By the Party’s tactics we mean the Party’s political conduct, or the character, the direction and methods of its political activity. Tactical resolutions are adopted by Party congresses in order precisely to define the political conduct of the Party as a whole with regard to new tasks, or in view of a new political situation. Such a new situation has been created by the revolution that has started in Russia, i.e., the complete, resolute and open rupture between the overwhelming majority of the people and the tsarist government. The new question concerns the practical methods to be adopted in convening a genuinely popular and genuinely constituent assembly (the theoretical question concerning such an assembly was officially settled by Social-Democracy long ago, before all other parties, in its Party program). Since the people have broken with the government, and the masses realise the necessity of setting up a new order, the party which set itself the object of overthrowing the government must necessarily consider what government to put up in place of the old, deposed government. A new question concerning a provisional revolutionary government arises. In order to give a complete answer to this question the Party of the class-conscious proletariat must make clear: 1) the significance of a provisional revolutionary government in the revolution that is now going on and in the entire struggle of the proletariat in general; 2) its attitude towards a provisional revolutionary government; 3) the precise conditions of Social-Democratic participation in this government; 4) the conditions under which pressure is to be brought to bear on this government from below, i.e., in the event of there being no Social-Democrats in it. Only after all these questions are made clear, will the political conduct of the Party in this sphere be principled, clear and firm.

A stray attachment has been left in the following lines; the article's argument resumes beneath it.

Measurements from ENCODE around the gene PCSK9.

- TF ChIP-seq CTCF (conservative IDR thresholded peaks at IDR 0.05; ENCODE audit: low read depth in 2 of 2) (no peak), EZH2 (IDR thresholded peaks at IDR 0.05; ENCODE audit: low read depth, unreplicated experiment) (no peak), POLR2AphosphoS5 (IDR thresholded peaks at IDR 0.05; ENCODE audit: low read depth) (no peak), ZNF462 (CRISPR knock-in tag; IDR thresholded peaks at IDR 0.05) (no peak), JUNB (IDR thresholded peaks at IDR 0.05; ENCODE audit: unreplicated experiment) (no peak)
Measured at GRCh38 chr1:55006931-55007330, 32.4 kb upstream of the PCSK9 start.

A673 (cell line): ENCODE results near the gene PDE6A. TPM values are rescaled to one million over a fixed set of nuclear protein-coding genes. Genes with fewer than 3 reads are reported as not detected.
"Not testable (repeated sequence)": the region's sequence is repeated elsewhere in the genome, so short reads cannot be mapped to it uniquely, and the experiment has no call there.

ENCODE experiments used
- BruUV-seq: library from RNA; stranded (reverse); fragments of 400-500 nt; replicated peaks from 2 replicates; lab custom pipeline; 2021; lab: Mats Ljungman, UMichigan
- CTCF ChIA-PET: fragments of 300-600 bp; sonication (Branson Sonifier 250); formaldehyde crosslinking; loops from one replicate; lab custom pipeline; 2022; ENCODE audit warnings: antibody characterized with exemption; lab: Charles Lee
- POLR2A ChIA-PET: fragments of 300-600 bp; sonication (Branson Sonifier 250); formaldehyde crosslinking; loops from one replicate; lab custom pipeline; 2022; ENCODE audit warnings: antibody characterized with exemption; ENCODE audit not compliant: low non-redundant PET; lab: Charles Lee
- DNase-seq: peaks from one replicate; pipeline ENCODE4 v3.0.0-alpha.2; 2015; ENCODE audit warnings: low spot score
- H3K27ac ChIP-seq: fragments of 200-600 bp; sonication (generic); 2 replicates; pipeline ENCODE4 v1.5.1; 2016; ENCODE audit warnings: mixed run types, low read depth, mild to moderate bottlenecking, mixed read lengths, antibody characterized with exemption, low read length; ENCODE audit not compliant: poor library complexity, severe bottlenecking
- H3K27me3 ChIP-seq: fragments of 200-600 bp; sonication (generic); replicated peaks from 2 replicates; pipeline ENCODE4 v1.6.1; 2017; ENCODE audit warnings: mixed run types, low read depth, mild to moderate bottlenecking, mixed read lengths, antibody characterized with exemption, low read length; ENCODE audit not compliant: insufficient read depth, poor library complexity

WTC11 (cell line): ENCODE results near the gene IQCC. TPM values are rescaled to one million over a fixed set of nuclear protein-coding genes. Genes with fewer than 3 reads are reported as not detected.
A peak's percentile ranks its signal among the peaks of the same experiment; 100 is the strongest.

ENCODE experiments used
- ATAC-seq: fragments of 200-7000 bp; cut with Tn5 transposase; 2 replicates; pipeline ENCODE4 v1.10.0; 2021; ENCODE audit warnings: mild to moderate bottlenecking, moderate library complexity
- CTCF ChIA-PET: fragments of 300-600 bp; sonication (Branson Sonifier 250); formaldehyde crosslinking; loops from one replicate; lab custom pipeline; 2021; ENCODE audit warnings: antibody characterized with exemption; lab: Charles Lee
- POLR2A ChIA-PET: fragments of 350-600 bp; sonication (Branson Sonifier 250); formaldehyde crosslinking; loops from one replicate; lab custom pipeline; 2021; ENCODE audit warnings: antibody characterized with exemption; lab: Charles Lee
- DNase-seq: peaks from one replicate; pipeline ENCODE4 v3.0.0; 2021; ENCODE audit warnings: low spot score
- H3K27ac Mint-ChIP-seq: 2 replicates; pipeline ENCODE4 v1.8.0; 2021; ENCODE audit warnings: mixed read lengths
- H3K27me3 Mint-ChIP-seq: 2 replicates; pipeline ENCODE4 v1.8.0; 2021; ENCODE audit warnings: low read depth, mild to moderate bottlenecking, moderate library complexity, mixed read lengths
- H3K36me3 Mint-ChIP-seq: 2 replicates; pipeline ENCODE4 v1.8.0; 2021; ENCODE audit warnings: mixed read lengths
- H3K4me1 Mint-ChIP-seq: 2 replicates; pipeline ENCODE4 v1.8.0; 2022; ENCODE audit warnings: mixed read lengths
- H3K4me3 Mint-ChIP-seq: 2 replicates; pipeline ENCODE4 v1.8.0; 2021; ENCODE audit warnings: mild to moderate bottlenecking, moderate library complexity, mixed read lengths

Let us now consider how the resolution of the Third Congress of the Russian Social-Democratic Labour Party answers these questions. The following is the full text of the resolution:
“Resolution on a Provisional Revolutionary Government
“1) both the direct interests of the proletariat and the interests of its struggle for the final aims of socialism require the fullest possible measure of political liberty and, consequently, the replacement of the autocratic form of government by a democratic republic;
“2) the establishment of a democratic republic in Russia is possible only as a result of a victorious popular insurrection whose organ will be a provisional revolutionary government, which alone will be capable of ensuring complete freedom of agitation during the election campaign and of convening a constituent assembly that will really express the will of the people, an assembly elected on the basis of universal and equal suffrage, direct elections and secret ballot;